Channing Tatum catches the eye in Steven Soderbergh’s male stripper buddy movie.
Cast your mind back to August 1997: Blair was brand new; the Spice Girls were the singular, gaudy embodiment of British Culture; and a cute little film called The Full Monty scuttled into cinemas and thrust its greasy Northern posing-pouch into the face of an unsuspecting world. Peter Cattaneo’s tale of six losers from Sheffield banding together to form a ramshackle strip-troupe touched a nerve. It wasn’t seedy or gratuitous but charming, beautiful and redemptive.
Fifteen years later, the moral and aesthetic landscape of the stripper movie has changed again. On the surface of Steven Soderbergh’s Magic Mike, the boys are badder, the bodies are buffer and the dicks are bigger. But underneath the sweat and machismo, Magic Mike somehow manages to retain the same gentle humanity and deep anguish prominent in its quaint British antecedent.
Channing Tatum plays the eponymous Mike, a roof tiler by day and wisecracking stripper by night. Up on the roof, Mike meets The Kid (Alex Pettyfer), a 19-year-old dropout with a thirst for anything better than what he’s got right now. Taken with the stripper’s cool demeanour and cooler lifestyle (which, go figure, is full of easy girls), The Kid crowbars his way into Mike’s life and the two become, you guessed it, buddies.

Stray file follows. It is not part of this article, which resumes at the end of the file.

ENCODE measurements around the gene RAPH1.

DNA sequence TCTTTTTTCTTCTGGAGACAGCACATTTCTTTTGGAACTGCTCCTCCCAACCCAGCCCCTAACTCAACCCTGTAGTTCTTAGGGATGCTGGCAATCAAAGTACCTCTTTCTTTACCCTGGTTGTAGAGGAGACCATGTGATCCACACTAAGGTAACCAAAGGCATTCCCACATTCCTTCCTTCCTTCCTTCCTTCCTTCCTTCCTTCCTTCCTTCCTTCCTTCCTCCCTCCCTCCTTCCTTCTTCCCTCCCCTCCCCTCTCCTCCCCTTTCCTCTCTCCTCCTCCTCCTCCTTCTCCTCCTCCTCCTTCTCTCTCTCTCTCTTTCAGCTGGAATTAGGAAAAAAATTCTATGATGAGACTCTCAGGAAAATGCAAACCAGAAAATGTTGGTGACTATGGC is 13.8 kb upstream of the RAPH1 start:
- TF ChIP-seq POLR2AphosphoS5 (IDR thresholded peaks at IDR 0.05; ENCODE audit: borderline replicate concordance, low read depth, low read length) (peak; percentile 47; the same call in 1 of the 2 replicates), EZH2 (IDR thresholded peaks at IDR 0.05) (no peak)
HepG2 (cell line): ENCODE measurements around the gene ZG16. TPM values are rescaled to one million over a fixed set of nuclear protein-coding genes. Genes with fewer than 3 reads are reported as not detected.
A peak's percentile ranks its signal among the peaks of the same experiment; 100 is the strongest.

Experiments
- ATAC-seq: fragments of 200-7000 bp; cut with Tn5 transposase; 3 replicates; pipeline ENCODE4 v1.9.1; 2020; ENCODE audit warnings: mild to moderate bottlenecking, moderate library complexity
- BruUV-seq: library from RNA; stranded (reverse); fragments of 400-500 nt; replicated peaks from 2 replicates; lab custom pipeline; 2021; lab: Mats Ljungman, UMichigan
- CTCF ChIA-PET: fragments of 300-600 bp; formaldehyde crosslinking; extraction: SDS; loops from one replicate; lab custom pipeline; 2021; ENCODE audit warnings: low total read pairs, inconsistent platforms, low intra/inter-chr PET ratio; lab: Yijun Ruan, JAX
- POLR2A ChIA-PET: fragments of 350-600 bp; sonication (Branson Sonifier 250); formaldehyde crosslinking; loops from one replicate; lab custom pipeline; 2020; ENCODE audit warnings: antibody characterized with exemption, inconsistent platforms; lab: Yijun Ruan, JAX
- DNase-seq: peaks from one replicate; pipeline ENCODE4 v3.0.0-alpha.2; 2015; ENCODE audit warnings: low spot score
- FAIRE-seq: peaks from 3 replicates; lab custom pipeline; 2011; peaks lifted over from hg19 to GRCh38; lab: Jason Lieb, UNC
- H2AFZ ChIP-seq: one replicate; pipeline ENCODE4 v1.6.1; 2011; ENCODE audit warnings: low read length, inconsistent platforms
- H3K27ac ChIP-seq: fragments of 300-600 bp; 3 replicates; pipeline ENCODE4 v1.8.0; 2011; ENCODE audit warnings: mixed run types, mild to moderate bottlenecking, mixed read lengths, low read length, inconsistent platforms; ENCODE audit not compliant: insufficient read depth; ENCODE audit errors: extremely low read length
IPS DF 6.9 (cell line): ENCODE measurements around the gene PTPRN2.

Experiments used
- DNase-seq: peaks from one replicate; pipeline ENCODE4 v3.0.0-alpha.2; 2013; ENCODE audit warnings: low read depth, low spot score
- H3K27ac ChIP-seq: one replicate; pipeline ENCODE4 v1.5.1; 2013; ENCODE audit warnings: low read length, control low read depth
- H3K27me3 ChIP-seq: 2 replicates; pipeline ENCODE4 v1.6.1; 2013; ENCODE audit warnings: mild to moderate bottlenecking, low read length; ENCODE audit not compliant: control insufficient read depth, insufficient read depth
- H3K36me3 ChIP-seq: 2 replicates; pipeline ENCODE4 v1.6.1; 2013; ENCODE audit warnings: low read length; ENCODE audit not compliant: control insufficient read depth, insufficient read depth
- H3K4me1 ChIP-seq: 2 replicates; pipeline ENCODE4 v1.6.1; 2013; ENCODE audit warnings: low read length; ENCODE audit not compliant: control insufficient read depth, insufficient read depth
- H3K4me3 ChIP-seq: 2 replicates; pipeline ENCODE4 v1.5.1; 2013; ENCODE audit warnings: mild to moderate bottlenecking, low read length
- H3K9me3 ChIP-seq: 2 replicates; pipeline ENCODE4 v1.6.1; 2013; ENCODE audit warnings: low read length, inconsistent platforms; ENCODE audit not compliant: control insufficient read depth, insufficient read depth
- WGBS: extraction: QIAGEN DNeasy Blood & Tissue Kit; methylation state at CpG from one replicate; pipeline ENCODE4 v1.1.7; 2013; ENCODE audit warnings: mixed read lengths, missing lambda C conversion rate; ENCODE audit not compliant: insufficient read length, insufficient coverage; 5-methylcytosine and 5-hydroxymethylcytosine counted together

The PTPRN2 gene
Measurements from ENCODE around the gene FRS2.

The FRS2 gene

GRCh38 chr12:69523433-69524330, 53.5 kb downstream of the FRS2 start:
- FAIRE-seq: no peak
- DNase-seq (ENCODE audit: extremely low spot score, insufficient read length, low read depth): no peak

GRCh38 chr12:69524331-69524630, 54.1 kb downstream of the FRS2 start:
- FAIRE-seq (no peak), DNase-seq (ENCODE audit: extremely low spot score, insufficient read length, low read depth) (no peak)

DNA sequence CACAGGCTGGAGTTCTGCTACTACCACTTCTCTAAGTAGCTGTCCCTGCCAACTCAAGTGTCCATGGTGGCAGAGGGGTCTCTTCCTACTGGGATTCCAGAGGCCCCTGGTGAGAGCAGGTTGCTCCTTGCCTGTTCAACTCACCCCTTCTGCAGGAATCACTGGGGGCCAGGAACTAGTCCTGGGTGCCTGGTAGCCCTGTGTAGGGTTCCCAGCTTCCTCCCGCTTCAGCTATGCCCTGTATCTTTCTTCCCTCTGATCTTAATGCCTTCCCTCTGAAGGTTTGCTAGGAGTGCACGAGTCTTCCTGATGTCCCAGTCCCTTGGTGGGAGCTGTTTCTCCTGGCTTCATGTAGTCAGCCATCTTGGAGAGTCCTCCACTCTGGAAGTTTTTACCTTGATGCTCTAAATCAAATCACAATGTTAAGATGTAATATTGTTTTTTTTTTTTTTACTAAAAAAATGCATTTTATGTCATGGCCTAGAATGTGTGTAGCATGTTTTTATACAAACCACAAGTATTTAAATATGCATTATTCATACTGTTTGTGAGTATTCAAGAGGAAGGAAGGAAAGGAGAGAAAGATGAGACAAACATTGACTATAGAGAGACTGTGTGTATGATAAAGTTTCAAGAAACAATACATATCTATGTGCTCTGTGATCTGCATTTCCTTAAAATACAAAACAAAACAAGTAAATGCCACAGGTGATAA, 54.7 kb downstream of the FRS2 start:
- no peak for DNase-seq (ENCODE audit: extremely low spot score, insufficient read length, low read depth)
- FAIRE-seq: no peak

So the parameters are set: it’s a buddy movie, not a chick-flick. But wait – it’s a buddy movie with dudes who drop their trousers for a living, so it’s full of gross physical comedy and carwash montages, right? Wrong. Soderbergh initially trips over himself to try and get away from what might be expected of a film about male strippers, but after a few initial belly laughs and some shots of bare rear-ends, the film gradually descends towards something darker, more dangerous and ultimately more engaging.
From Matthew McConaughey’s strip-joint madame, Dallas ("Who’s got the cock? You do!"), to Joe Manganiello’s Big Dick Richie, the principal characters – all bar one of whom are male – aren’t dreamy Hollywood beefcakes. Behind their stripper façades, these men are compelling and vulnerable, and Soderbergh manages to capture their collective addiction to a superficially euphoric world that is, in reality, completely destructive, with his customarily astute eye.
Despite being decked-out in a different outfit, it’s not unlike its older British cousin. It’s not tacky. It’s not a romp. It’s not glossy and it’s not sexy. It has charm. But more than that, Magic Mike is a product of a time where the summer of love is well and truly over. It’s a coming-of-age story written on sandpaper about the bleak uncertainty of young adulthood, the slippery danger of getting too rich too quick, and the realisation that some dreams never will come true.
The half-full monty.
Dude, where’s my lap dance?
Boogie (nights) wonderland.